Refinement Database

Database on Refinement of Housing, Husbandry, Care, and Use of Animals in Research

This database, created in 2000, is updated every three months with newly published scientific articles, books, and other publications related to improving or safeguarding the welfare of animals used in research.

Links to the full text for publications that appear in open access journals or are published on the AWI website are provided under the abstract.

Tips for using the database:

  • This landing page displays all of the publications in the database.
  • Use the drop-down menus to filter these publications by Animal Type and/or Topic.
  • Clicking on a parent category (e.g., Rodent) will include publications relating to all the items in that category (e.g., Chinchilla, Gerbil, Guinea pig, etc.).
  • You may also add a keyword to further narrow your search.
  • Please note that at this time, only publications dated 2010 or later (with some exceptions) can be filtered by Animal Type and Topic. Most publications older than 2010 can only be searched by keyword. 

The most widespread reproductive rhythm practiced in rabbit farming is based on artificial insemination (AI) performed at around 11 days pospartum. This approach results in high production rates, but requires high yearly replacement of animals...

The Association of Primate Veterinarians (APV) recognizes that several forms of restraint, including physical and chemical, are necessary for the safe handling of nonhuman primates (NHPs). The following guidelines aim to provide information to researchers...

The RSPCA/UFAW Rodent (and now Rabbit) Welfare Group held a one-day meeting on 14 November 2017 in Weybridge, UK. The first session addressed meeting animals' needs and aiming for a 'good life', with the needs...

Many oviparous animals construct well-designed nests to provide relatively favourable conditions for their eggs and hatchlings, but the direct evidence that nest structure can determine their reproductive success is insufficient. In the present study, we...

Specifically designed restraint chairs are the preferred method of restraint for research studies that require NHP to sit in place for sustained periods of time. In light of increasing emphasis on refinement of restraint to...

Here we describe a case of pseudopregnancy in a New Zealand White rabbit as a result of pair housing with an aggressive conspecific. Clinical signs included fur pulling and nest building that developed shortly after...

The success of breeding primates in captivity has led to a surplus number of animals in collections. This review examines published journals and key books to investigate the various methods of primate population control. Hormonal...

Reduced space can lead to crowding in social animals. Crowding increases the risk of agonistic interactions that, in turn, may require additional physiological defensive coping mechanisms affecting health. To determine the stress induced from increased...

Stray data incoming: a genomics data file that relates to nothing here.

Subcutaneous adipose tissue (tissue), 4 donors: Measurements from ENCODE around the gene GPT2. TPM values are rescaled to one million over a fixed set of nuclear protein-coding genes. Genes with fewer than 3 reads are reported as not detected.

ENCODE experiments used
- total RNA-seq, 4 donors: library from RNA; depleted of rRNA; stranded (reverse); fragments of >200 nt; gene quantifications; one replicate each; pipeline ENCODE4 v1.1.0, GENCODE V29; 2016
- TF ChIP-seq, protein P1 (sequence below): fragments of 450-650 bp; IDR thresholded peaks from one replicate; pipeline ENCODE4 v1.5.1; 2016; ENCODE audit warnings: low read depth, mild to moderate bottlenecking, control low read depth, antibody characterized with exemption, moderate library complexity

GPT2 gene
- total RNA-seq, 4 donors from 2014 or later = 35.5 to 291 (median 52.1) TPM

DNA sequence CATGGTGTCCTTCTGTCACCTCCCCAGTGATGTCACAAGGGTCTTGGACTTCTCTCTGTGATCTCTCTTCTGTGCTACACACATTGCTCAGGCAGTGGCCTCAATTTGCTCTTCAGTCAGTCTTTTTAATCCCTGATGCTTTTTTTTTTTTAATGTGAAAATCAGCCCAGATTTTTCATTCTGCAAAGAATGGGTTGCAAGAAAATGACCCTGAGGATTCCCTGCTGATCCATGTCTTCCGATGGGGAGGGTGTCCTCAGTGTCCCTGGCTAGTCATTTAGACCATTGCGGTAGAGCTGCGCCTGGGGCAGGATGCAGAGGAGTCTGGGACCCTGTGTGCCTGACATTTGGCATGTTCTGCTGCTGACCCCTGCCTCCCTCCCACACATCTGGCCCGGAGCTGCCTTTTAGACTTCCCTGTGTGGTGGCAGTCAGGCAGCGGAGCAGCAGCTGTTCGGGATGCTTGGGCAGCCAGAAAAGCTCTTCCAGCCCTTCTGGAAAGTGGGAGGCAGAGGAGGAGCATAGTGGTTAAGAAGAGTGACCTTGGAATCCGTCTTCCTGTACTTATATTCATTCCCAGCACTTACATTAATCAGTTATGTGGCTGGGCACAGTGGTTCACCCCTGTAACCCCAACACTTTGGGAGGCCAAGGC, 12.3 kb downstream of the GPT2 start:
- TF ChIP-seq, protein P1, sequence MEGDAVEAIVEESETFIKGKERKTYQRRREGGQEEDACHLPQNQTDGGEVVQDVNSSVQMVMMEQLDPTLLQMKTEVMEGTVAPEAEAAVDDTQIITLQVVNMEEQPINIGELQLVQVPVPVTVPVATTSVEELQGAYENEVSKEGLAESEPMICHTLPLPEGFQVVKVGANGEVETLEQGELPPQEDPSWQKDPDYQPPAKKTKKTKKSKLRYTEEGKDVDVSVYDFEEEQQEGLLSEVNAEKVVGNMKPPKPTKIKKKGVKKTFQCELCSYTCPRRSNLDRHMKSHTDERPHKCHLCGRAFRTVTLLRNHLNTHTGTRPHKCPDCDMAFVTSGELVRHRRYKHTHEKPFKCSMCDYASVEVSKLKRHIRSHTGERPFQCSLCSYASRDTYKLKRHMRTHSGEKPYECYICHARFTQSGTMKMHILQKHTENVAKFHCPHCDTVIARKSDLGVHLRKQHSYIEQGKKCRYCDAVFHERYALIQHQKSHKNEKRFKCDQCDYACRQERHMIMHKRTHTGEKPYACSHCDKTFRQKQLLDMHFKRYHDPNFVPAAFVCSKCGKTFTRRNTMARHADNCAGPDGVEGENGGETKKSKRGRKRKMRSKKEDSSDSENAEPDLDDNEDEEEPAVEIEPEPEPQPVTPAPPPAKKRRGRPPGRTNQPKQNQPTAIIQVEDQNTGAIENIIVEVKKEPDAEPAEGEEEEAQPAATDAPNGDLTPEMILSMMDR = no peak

Rabbit hypnosis or “trancing” was a common restraint technique used for minor procedures such as: nail clipping, tooth trimming, eye exams, and subcutaneous injections. In years past the technique was originally used on pet rabbits...

While clinical reptile medicine as a science is in its ascendancy among veterinary surgeons and other interested groups, familiarity with the often related issue of reptilian behavioural and psychological health appears less common. Behavioural change...

On Swiss rabbit breeding farms, group-housed does are usually kept singly for 12 days around parturition to avoid pseudogravidity, double litters and deleterious fighting for nests. After this isolation phase there is usually an integration...

The discussion was started by the following questions: "Is the squeeze-back mechanism more or less stressful than the pole and collar system for removing a macaque from his cage for an IM (intramuscular) injection?" and...

The aim of the experiment was to study the effects of cage density (1, 3 and 5 rabbits per cage) and sex (male and female) on stress parameters of young rabbits. A total of 90...

This article provides details to consider when preparing to use animals in biomedical research. The stress of transport and receipt of animals into a new environment mandate the need for a period of stabilization and...

The perceived benefits of permanent, pre-weaning mother-infant separation are not supported by scientific findings. ... As long as there is an excessive number of monkeys and insufficient cage space, there is no ethically legitimate reason...

It is generally thought that early forced-weaning of infants would reduce the time from parturition to the first fertile postpartum estrus thus maximizing reproductive efficiency. ... From a survey of 23 animal records we determined...

Twenty-six reports provide detailed information of how primates can be trained to voluntarily cooperate - rather than resist - during blood collection, injection, topical drug application, blood pressure measurement, urine collection, and capture.

Published information provides scientific evidence that traditional, involuntary restraint techniques of research non-human primates are intrinsically a source of distress resulting from fear. It has been documented that common methods of enforced restraint result in...

With some professional expertise and goodwill, there should be no real need to resort to forceful restraint when doing research with nonhuman primates.

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